How you can deal with decentralization in international SEO
Global clients with a decentralized marketing approach can make doing international SEO even more difficult. Here's what you can do about it.
Running SEO campaigns involves many moving parts. You need comprehensive planning, masterful execution and ongoing monitoring to drive results.
Search marketing on a global scale is all that – and then some. International SEO comes with a unique set of challenges.
The biggest obstacle is working for global clients with a “decentralized” approach to marketing.
Often, they have siloed organizational structures, making them unable to appropriately communicate SEO and paid media initiatives across global markets.
This article breaks down the problem international search marketers face when working with such clients and what we can do about it.
The problem with decentralized marketing
Decentralized marketing occurs when different departments or business units (or “silos”) in the organization have autonomy over marketing activities.
Each business unit and locality is responsible for developing its marketing strategy and executing marketing campaigns in this approach.
While it allows for greater flexibility in adapting to local market conditions, it can also result in:
- Inconsistent brand messaging.
- Lack of coordination across the organization.
- Misaligned reporting.
- Duplication of efforts.
As Outspoken Media’s Rhea Drysdale points out:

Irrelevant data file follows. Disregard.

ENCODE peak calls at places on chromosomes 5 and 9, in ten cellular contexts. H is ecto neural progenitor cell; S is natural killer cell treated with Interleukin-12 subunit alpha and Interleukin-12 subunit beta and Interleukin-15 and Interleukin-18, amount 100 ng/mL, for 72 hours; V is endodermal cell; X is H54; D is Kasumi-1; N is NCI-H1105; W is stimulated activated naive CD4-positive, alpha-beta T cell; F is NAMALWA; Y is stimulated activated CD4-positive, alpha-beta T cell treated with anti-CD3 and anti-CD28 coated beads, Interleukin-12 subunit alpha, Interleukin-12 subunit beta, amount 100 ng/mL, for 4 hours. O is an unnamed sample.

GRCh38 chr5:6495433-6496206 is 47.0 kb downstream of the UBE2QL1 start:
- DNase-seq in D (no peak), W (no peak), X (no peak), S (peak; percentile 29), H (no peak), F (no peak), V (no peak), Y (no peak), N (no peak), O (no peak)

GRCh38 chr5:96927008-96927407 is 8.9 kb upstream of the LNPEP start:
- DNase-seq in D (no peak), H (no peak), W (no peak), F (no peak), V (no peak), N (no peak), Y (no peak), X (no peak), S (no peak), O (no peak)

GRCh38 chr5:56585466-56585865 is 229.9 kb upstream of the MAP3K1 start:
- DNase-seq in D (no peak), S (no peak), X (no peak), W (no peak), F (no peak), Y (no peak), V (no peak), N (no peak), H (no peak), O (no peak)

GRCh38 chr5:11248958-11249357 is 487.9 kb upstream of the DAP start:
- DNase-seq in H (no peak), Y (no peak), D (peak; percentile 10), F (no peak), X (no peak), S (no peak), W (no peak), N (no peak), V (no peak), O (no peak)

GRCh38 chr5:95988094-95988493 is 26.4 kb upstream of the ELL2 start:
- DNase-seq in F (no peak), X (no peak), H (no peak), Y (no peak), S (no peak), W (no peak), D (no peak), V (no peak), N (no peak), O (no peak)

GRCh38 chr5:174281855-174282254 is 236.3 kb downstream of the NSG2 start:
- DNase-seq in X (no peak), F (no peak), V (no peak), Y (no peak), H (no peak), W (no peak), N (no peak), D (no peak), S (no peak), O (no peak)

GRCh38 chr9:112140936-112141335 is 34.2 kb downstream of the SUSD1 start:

“Using a decentralized approach for global SEO strategy and implementation makes coordination and prioritization a reactive firefighting process. The argument is often made by marketing leaders that regions / business units know better what they need.
While this may be the case with merchandising and integrated campaigns, if you have a single website with multiple regions sitting on subfolders then you need a unified approach to SEO or, at the very least, someone coordinating and overseeing all activities around major launches.”
She also shares the pitfalls of such an approach:
“[T]here’s often a breakdown in shared learnings and innovation and worse financial risks when one unit operates in a way that could negatively impact another.
We recently experienced this with one of our global clients… In our particular case, our point of contact at one unit said, ‘the right hand didn’t know what the left hand was doing’ with regard to another English-speaking region displacing their content in SERPs during a global campaign launch.
The root of this is really how Google handles international SEO and structural issues there around signaling, which is a massive work in progress with this organization.
But, there are major contributing factors that stem from the organization’s region-led approach to SEO requests rather than [a] top-down SEO strategy.”
She makes a great point. So what’s the alternative?
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Is a centralized approach better for search marketing?
Centralized marketing refers to an approach where all the marketing decisions and activities are controlled and managed by a central team or department within an organization or as part of an agency.
Here, the central team determines the marketing strategy, creates the marketing campaigns, and manages the implementation of those campaigns across all channels, platforms and locations, local or global.
It allows for greater brand consistency, content alignment and control over marketing activities.
Still, this system causes a lag in adapting to local and global market conditions.
Restructuring global search marketing
If your international SEO client deals with similar issues, it may be time to talk to leadership. Inform them about the benefits of rethinking their global marketing structure.